Ayomi Yoshida, born in 1958, is the daughter of Hodaka and Chizuko and is the third generation of women artists. Although she was not pressured to pursue an artistic career, like her parents and grandparents, she studied art on her own accord at Wakō University, a private school in Tokyo, Japan. Being the most conceptual artist in the family, she has broadened the family’s artistic landscape through her unconventional approach to woodblock prints. Her prints from 1979 to 1997 focused more on the carving process more than the finished work itself. At the age of twenty-three, she won her first award for a woodblock print in the Sunshine Print Gran Prix exhibition. However, she is best known for her room sized installations. She has exhibited her works in the College Women’s Association of Japan, the Minneapolis Institute of Arts (Mia), and the Minneapolis College of Art and Design, as well as other international venues. In 2002 she had her largest installation at the Mia, and her only permanent installation is at the Target Corporation Headquarters in Minneapolis. 

Hiroshi Yoshida "Kameido Bridge" Woodblock Print
Hiroshi Yoshida (1876-1950), Kameido Bridge, sold in American Studio Ceramics and Fine Estates Auction, July 18, 2019.

The Yoshida family of artists spans four generations of artists, four male artists and four female. These artists provide perspective in Japanese history and art development through their work during the influential times of the 20th century. Although they have a very strong foundation and background with woodblock prints, each artist is uniquely their own and has experimented with other forms of art. From shin-hanga, abstraction, surrealism, and conceptual installations, each artist has contributed to the ever expanding growth of the family legacy.

Please contact Revere Auctions if you have an artwork by a member of the Yoshida family that you are interested in selling or having appraised.

Scholar’s Rocks

Scholar’s rocks, or Gōng shí (供石) in Chinese, are naturally occurring rocks that are often sanded, carved, polished, and altered in some way for a desired appearance and have been cited as a source of inspiration by many Chinese writers throughout history. Also known as fantastic rocks and spirit stones, they are often found in caves filled with water and made from karstic limestone and petrified wood. Stones are prized for a variety of features: textured surfaces, dramatic forms, awkward asymmetry, and glossiness. Some rocks are also admired for their resemblance to mountains and mythical creatures. Mountainlike rocks are admired because they symbolize a miniature world, a microcosm of the universe to which scholars turn for inspiration. Stones that are massive and colorful or sensual in shape with somber coloring are seen as perfect, depending on tastes.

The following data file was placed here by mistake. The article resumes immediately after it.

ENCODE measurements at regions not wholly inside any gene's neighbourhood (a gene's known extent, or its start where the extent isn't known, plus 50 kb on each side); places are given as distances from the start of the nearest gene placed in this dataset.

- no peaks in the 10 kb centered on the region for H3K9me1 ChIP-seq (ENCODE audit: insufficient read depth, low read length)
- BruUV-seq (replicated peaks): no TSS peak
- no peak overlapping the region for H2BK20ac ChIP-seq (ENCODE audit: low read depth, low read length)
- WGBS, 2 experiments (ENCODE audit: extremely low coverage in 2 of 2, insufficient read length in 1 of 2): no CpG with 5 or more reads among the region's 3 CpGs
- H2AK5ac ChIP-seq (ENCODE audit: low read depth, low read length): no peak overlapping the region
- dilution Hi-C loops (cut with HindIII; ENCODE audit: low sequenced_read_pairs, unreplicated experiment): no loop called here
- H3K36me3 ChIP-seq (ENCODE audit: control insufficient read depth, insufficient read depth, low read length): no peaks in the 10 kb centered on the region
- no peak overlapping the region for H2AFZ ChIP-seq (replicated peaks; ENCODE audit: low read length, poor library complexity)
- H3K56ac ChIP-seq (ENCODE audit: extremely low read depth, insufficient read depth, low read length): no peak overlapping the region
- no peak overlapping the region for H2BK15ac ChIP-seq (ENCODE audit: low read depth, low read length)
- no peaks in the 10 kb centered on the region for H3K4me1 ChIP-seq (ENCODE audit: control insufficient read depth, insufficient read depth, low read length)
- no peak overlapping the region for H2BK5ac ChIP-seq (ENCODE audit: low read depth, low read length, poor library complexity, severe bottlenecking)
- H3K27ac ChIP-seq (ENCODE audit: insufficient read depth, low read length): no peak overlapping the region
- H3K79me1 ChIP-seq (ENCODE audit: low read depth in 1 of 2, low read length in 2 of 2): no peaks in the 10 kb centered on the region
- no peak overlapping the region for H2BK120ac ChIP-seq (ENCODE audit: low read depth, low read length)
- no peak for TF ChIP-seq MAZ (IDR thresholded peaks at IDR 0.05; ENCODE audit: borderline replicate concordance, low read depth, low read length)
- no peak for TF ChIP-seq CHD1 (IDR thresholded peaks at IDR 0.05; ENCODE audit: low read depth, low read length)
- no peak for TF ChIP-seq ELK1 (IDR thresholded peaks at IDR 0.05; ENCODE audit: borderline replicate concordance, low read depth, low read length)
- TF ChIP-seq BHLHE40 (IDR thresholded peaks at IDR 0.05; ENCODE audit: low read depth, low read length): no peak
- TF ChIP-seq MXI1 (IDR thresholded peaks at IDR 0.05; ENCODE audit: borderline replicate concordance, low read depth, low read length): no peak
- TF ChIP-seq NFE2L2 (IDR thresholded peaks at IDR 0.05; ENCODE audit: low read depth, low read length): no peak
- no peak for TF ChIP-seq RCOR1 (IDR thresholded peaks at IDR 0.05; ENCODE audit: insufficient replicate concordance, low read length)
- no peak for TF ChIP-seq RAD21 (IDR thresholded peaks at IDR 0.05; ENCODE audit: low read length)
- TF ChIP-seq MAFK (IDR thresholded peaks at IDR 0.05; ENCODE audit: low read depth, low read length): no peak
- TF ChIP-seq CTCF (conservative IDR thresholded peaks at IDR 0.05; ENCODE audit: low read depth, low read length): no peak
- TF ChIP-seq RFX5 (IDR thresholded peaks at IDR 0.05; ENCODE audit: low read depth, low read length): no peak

There are three main sources of quality stones in China: Lingbi, Yingde, and Lake Taihu. Stones from Lingbi tend to have glossy and dark surfaces, while stones from Yingde tend to have perforated surfaces. Pitting and corrosion caused by the water in the caves causes the limestone to have cavities and hollowed surfaces. Based on Chinese aesthetics for scholar’s rocks, stones that have dimpled surfaces are more prized than more smooth stones because the hollows in the rocks contrast the solidity of the stone, making it more dramatic. Stones that are from Lake Taihu are the most prized due to their unique shapes.  

Ling Bi Stone, sold in Fine Art and Asian Art, September 21, 2019.

Scholar’s rocks have a long history in Chinese culture. They have been found buried in tombs dating to the Neolithic Age, 7,000 years ago. In the late Tang Dynasty (618-907 CE), the four principal aesthetic criteria were defined to create a standard for stones that would be used and featured in gardens and studios; stones were judged by their openness, perforations, wrinkling, and thinness. By the early Song Dynasty (960-1279 CE), we begin to see the influences of the rocks in Chinese literature and paintings. Emperor Huizong Mi (reigned from 1101-1126) was an avid collector and painter of gōng shí. Huizong Mi was not alone–many emperors revered scholar’s rocks. Li He, the associate curator of Chinese art  at the Asian Art Museum in San Francisco, said, “The stones have always had imperial connotations.” Mi Fu (1051-1107), a prominent Chinese painter, poet, and calligrapher composed essays on scholar’s rocks, as did many other artists. Du Wan (12th c.) wrote a comprehensive catalogue, Yunlin Shipu, that praised the stones.